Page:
Mattie Miracle 10th Anniversary Walk was an $119,000 success!

Mattie Miracle Cancer Foundation Promotional Video

Thank you for keeping Mattie's memory alive!

Dear Mattie Blog Readers,

It means a great deal to us that you take the time to write to us and to share your thoughts, feelings, and reflections on Mattie's battle and death. Your messages are very meaningful to us and help support us through very challenging times. To you we are forever grateful. As my readers know, I promised to write the blog for a year after Mattie's death, which would mean that I could technically stop writing on September 9, 2010. However, at the moment, I feel like our journey with grief still needs to be processed and fortunately I have a willing support network still committed to reading. Therefore, the blog continues on. If I should find the need to stop writing, I assure you I will give you advanced notice. In the mean time, thank you for reading, thank you for having the courage to share this journey with us, and most importantly thank you for keeping Mattie's memory alive.


As Mattie would say, Ooga Booga (meaning, I LOVE YOU)! Vicki and Peter



The Mattie Miracle Cancer Foundation celebrates its 7th anniversary!

The Mattie Miracle Cancer Foundation was created in the honor of Mattie.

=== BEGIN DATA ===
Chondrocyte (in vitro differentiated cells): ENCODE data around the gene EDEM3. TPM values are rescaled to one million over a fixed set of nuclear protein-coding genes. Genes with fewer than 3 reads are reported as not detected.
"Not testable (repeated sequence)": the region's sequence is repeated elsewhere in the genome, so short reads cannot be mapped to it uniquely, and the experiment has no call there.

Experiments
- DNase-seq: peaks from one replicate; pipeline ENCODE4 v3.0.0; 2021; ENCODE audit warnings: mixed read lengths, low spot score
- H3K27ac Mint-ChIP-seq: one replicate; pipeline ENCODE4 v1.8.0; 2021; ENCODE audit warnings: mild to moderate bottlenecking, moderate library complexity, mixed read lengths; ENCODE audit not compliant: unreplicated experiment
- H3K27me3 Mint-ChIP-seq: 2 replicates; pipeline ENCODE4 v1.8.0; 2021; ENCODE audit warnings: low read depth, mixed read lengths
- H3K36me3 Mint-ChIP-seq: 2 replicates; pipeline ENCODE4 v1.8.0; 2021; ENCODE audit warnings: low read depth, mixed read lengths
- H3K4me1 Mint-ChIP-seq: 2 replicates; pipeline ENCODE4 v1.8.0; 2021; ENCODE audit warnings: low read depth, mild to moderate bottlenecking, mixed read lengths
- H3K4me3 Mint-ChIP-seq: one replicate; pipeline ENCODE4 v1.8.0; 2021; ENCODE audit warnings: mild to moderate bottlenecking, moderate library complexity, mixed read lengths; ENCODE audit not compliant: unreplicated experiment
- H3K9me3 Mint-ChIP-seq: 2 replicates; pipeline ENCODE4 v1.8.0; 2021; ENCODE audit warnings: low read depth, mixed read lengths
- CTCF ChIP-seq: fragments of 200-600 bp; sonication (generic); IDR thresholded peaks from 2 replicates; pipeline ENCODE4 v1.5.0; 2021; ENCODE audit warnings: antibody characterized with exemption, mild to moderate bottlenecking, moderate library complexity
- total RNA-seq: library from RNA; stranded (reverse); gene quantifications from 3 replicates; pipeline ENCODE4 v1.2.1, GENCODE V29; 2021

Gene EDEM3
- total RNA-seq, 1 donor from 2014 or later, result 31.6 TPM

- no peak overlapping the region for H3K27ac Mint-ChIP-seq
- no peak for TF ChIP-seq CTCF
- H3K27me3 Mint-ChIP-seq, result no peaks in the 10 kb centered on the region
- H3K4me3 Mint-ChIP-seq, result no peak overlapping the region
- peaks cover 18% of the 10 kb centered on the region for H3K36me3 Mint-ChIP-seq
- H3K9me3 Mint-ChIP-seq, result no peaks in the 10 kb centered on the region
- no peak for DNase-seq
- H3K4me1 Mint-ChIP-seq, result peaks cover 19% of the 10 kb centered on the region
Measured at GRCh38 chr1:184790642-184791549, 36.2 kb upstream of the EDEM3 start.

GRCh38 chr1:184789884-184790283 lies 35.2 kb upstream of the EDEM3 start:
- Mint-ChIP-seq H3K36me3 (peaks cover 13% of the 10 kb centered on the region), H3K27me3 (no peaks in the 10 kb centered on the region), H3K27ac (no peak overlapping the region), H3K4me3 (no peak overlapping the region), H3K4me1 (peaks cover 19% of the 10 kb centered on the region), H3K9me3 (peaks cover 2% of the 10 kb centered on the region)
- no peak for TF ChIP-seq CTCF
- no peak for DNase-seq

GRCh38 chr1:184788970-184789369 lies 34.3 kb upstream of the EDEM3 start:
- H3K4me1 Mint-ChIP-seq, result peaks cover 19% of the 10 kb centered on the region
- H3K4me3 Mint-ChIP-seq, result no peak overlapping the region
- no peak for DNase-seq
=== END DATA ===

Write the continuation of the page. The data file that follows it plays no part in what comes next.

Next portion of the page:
We are a 501(c)(3) Public Charity. We are dedicated to increasing childhood cancer awareness, education, advocacy, research and psychosocial support services to children, their families and medical personnel. Children and their families will be supported throughout the cancer treatment journey, to ensure access to quality psychosocial and mental health care, and to enable children to cope with cancer so they can lead happy and productive lives. Please visit the website at: www.mattiemiracle.com and take some time to explore the site.

We have only gotten this far because of people like yourself, who have supported us through thick and thin. So thank you for your continued support and caring, and remember:

.... Let's Make the Miracle Happen and Stomp Out Childhood Cancer!

A Remembrance Video of Mattie

March 14, 2014

Friday, March 14, 2014

Friday, March 14, 2014 

Tonight's picture was taken in March of 2009. Sitting next to Mattie was his best friend from preschool, Zachary. Mattie and Zachary were inseparable in school and in fact if you believe in friendship at first sight, then I would say this described their relationship. Zachary was a loyal friend to Mattie until the very end, he would visit Mattie at home and in the hospital and he did not seem bothered by the tubes, IV bumps, and other daunting pieces of equipment that surrounded Mattie at the hospital. A true friend, because I assure you they did scare the average child! Mattie and Zachary had a very active friendship when Mattie was healthy, yet with cancer, Mattie could no longer move around and run. Zachary accommodated and met Mattie on his terms. As you can see they built and constructed a Lego item together that day in the hospital. Legos served multiple roles for us from toys, tools of therapy, a form of escape, and a way to bond and communicate!